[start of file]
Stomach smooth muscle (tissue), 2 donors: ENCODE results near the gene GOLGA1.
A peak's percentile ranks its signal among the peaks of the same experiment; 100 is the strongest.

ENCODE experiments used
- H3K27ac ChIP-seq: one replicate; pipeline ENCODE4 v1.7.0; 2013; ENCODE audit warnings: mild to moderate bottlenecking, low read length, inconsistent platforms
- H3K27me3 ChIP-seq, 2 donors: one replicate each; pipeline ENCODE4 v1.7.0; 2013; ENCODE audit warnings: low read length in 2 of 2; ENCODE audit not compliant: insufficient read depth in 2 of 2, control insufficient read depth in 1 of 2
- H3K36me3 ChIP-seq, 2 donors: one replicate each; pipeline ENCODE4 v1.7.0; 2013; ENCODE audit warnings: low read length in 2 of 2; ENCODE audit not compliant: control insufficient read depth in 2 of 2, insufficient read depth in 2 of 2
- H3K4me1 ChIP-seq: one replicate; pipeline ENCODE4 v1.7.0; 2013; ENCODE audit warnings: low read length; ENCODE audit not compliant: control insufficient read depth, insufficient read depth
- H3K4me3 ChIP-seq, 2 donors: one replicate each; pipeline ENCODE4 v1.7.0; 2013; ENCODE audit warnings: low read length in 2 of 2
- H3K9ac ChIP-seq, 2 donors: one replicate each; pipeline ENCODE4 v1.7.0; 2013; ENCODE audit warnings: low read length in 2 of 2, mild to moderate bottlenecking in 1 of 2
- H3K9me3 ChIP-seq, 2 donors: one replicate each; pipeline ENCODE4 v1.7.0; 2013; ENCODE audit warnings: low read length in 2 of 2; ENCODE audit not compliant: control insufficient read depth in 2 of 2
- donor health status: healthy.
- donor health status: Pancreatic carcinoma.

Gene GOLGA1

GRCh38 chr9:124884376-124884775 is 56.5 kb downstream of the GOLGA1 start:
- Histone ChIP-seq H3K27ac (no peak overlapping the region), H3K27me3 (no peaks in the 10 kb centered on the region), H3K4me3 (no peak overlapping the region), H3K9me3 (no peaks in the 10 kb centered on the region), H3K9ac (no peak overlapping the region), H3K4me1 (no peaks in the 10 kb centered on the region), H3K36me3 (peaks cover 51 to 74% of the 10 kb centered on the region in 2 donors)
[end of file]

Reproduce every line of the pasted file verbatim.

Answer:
Stomach smooth muscle (tissue), 2 donors: ENCODE results near the gene GOLGA1.
A peak's percentile ranks its signal among the peaks of the same experiment; 100 is the strongest.

ENCODE experiments used
- H3K27ac ChIP-seq: one replicate; pipeline ENCODE4 v1.7.0; 2013; ENCODE audit warnings: mild to moderate bottlenecking, low read length, inconsistent platforms
- H3K27me3 ChIP-seq, 2 donors: one replicate each; pipeline ENCODE4 v1.7.0; 2013; ENCODE audit warnings: low read length in 2 of 2; ENCODE audit not compliant: insufficient read depth in 2 of 2, control insufficient read depth in 1 of 2
- H3K36me3 ChIP-seq, 2 donors: one replicate each; pipeline ENCODE4 v1.7.0; 2013; ENCODE audit warnings: low read length in 2 of 2; ENCODE audit not compliant: control insufficient read depth in 2 of 2, insufficient read depth in 2 of 2
- H3K4me1 ChIP-seq: one replicate; pipeline ENCODE4 v1.7.0; 2013; ENCODE audit warnings: low read length; ENCODE audit not compliant: control insufficient read depth, insufficient read depth
- H3K4me3 ChIP-seq, 2 donors: one replicate each; pipeline ENCODE4 v1.7.0; 2013; ENCODE audit warnings: low read length in 2 of 2
- H3K9ac ChIP-seq, 2 donors: one replicate each; pipeline ENCODE4 v1.7.0; 2013; ENCODE audit warnings: low read length in 2 of 2, mild to moderate bottlenecking in 1 of 2
- H3K9me3 ChIP-seq, 2 donors: one replicate each; pipeline ENCODE4 v1.7.0; 2013; ENCODE audit warnings: low read length in 2 of 2; ENCODE audit not compliant: control insufficient read depth in 2 of 2
- donor health status: healthy.
- donor health status: Pancreatic carcinoma.

Gene GOLGA1

GRCh38 chr9:124884376-124884775 is 56.5 kb downstream of the GOLGA1 start:
- Histone ChIP-seq H3K27ac (no peak overlapping the region), H3K27me3 (no peaks in the 10 kb centered on the region), H3K4me3 (no peak overlapping the region), H3K9me3 (no peaks in the 10 kb centered on the region), H3K9ac (no peak overlapping the region), H3K4me1 (no peaks in the 10 kb centered on the region), H3K36me3 (peaks cover 51 to 74% of the 10 kb centered on the region in 2 donors)